The other thing that needs to be fined tuned in flight models, (and many of us involved in this are increasingly finding ways to emulate this), is the vertical inertia of an aircraft when for instance a dive recovery is executed. When an aircraft is pointing down (and here I do not include high performance aircraft with very high G tolerance) and increasing in airspeed, no amount of elevator is going to suddenly get that aircraft to travel upwards. It might succeed in pointing the nose up but the vertical inertia of the aircraft needs *time* to be overcome. In this cases extreme stick movements merely add enormously to the already increasing G force and this is where wings would be in danger of snapping off.

    A well-designed piece of force feedback software, custom made for each type of aircraft, in combination with a joystick which had accurate control and correct forces, would go a long way to discourage the PC pilot from heavy handed control and if that was the case I would completely redesign my flight models to fit.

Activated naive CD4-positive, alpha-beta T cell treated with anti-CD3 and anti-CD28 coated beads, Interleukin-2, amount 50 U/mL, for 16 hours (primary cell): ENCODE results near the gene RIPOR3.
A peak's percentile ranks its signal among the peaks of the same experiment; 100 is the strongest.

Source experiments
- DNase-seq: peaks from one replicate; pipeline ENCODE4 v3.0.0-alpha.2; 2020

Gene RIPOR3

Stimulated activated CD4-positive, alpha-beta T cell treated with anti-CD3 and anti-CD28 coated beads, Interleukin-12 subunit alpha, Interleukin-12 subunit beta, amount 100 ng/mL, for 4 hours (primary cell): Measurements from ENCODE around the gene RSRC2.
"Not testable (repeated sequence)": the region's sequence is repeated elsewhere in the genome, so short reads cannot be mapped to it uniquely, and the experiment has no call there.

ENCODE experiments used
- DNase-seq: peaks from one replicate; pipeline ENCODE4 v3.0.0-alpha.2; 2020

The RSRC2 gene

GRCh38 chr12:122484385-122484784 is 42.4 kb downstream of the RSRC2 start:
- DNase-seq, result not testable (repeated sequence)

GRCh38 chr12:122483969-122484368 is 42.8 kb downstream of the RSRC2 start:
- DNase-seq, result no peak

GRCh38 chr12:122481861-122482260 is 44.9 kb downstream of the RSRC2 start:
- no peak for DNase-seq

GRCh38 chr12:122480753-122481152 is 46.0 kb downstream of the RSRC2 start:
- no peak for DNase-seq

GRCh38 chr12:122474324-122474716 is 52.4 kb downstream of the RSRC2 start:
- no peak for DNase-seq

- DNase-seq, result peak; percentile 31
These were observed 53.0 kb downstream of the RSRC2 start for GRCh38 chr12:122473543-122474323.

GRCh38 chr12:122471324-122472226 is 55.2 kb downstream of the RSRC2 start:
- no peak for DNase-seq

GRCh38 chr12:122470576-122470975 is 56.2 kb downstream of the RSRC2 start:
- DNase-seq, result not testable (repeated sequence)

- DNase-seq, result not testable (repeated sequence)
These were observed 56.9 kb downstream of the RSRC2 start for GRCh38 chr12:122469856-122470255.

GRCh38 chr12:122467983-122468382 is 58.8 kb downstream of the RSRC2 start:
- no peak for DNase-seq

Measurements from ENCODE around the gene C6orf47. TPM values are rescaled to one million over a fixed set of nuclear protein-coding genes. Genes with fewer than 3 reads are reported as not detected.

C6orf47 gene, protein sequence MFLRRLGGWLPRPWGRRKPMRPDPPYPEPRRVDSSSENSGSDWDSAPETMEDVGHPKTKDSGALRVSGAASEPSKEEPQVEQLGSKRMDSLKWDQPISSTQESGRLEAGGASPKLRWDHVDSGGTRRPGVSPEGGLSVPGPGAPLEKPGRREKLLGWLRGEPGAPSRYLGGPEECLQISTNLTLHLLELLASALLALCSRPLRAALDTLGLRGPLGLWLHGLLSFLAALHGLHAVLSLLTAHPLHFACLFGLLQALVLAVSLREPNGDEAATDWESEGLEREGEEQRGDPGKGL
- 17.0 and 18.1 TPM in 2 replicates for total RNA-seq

So in essence I am all for what Joe is proposing to achieve, and at the same time I'm posting this in a spirit of new year goodwill!

    Regards,

    Rob Young




  2. #2
    Captain_Slarty Guest

    Default RE: Trim, forces and control devices in FS - explained

    Many thanks Rob.. n A Happy one to you n yours.

    Excellent post, and I agree fully.

    There is a problem at the moment with the 'throw' range of the current sticks and yokes, even the much touted (I actually own one :-)) AETI has a pitch travel of about 4 inches - thats all, as opposed to perhaps 12 to 18 in some light aircraft and sometimes more in heavies.

    The only thing that can be done at the mo for the mechanism is to control the forces, centre and 'feel' of the stick. I have actually tested inducing a slight high pitch sinewave (available in ff spec) oscillation into the stick handle that increases with innacurate placing - a sort of 'warning' to the pilot.

    I used to like FU2 with its 'creaking' noises as loads increased .. whislt not necessarily realistic, it is a good thing (imho) due to the boundries of the simulated world.

    If the FF routine works out ok, and from first tests it seems to, then we need to look at perhaps redesigning yokes and sticks with a force mechanism - not necessarily proprietry FF - that are just for fs fans.

    because we dont want to simulate shakes and rattles, explosions etc, a far simpler and more responsive mechanism and electronics can be used.